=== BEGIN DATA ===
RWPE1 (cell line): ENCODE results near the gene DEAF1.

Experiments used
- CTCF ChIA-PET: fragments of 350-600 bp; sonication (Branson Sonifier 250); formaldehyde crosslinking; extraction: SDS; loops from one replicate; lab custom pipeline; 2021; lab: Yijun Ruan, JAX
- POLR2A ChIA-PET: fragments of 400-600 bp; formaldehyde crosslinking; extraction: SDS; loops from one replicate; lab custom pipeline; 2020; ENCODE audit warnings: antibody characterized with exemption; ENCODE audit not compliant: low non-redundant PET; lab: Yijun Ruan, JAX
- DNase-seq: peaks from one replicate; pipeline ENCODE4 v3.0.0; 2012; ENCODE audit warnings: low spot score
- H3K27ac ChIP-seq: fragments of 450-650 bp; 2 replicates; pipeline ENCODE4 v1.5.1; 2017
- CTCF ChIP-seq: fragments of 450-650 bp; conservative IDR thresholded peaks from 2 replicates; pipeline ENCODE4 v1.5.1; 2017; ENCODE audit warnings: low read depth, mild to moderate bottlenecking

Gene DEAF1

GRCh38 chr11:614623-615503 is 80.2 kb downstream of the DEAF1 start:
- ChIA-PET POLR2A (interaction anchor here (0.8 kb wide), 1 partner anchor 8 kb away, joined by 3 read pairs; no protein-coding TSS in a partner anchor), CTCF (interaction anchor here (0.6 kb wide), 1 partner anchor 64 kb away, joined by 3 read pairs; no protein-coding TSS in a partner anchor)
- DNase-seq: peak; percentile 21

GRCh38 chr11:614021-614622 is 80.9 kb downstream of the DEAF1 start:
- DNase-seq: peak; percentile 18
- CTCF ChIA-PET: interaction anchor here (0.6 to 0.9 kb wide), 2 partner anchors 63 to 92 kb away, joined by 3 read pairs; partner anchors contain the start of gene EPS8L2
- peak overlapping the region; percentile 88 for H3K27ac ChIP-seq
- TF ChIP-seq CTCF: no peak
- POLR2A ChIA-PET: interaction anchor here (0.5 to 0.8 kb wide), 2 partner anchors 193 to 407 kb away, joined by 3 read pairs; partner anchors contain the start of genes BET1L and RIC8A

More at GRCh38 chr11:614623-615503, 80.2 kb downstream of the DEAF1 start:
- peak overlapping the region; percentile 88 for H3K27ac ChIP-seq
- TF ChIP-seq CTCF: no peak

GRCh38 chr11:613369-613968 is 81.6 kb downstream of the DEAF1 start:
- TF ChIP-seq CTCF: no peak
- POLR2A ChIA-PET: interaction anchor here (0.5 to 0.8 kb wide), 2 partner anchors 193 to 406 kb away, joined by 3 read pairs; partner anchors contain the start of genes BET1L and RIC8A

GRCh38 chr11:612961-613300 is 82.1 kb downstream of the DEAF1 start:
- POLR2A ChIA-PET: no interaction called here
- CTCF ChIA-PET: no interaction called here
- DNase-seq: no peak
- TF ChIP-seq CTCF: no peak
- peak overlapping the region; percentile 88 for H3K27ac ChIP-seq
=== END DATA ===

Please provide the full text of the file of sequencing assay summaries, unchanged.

RWPE1 (cell line): ENCODE results near the gene DEAF1.

Experiments used
- CTCF ChIA-PET: fragments of 350-600 bp; sonication (Branson Sonifier 250); formaldehyde crosslinking; extraction: SDS; loops from one replicate; lab custom pipeline; 2021; lab: Yijun Ruan, JAX
- POLR2A ChIA-PET: fragments of 400-600 bp; formaldehyde crosslinking; extraction: SDS; loops from one replicate; lab custom pipeline; 2020; ENCODE audit warnings: antibody characterized with exemption; ENCODE audit not compliant: low non-redundant PET; lab: Yijun Ruan, JAX
- DNase-seq: peaks from one replicate; pipeline ENCODE4 v3.0.0; 2012; ENCODE audit warnings: low spot score
- H3K27ac ChIP-seq: fragments of 450-650 bp; 2 replicates; pipeline ENCODE4 v1.5.1; 2017
- CTCF ChIP-seq: fragments of 450-650 bp; conservative IDR thresholded peaks from 2 replicates; pipeline ENCODE4 v1.5.1; 2017; ENCODE audit warnings: low read depth, mild to moderate bottlenecking

Gene DEAF1

GRCh38 chr11:614623-615503 is 80.2 kb downstream of the DEAF1 start:
- ChIA-PET POLR2A (interaction anchor here (0.8 kb wide), 1 partner anchor 8 kb away, joined by 3 read pairs; no protein-coding TSS in a partner anchor), CTCF (interaction anchor here (0.6 kb wide), 1 partner anchor 64 kb away, joined by 3 read pairs; no protein-coding TSS in a partner anchor)
- DNase-seq: peak; percentile 21

GRCh38 chr11:614021-614622 is 80.9 kb downstream of the DEAF1 start:
- DNase-seq: peak; percentile 18
- CTCF ChIA-PET: interaction anchor here (0.6 to 0.9 kb wide), 2 partner anchors 63 to 92 kb away, joined by 3 read pairs; partner anchors contain the start of gene EPS8L2
- peak overlapping the region; percentile 88 for H3K27ac ChIP-seq
- TF ChIP-seq CTCF: no peak
- POLR2A ChIA-PET: interaction anchor here (0.5 to 0.8 kb wide), 2 partner anchors 193 to 407 kb away, joined by 3 read pairs; partner anchors contain the start of genes BET1L and RIC8A

More at GRCh38 chr11:614623-615503, 80.2 kb downstream of the DEAF1 start:
- peak overlapping the region; percentile 88 for H3K27ac ChIP-seq
- TF ChIP-seq CTCF: no peak

GRCh38 chr11:613369-613968 is 81.6 kb downstream of the DEAF1 start:
- TF ChIP-seq CTCF: no peak
- POLR2A ChIA-PET: interaction anchor here (0.5 to 0.8 kb wide), 2 partner anchors 193 to 406 kb away, joined by 3 read pairs; partner anchors contain the start of genes BET1L and RIC8A

GRCh38 chr11:612961-613300 is 82.1 kb downstream of the DEAF1 start:
- POLR2A ChIA-PET: no interaction called here
- CTCF ChIA-PET: no interaction called here
- DNase-seq: no peak
- TF ChIP-seq CTCF: no peak
- peak overlapping the region; percentile 88 for H3K27ac ChIP-seq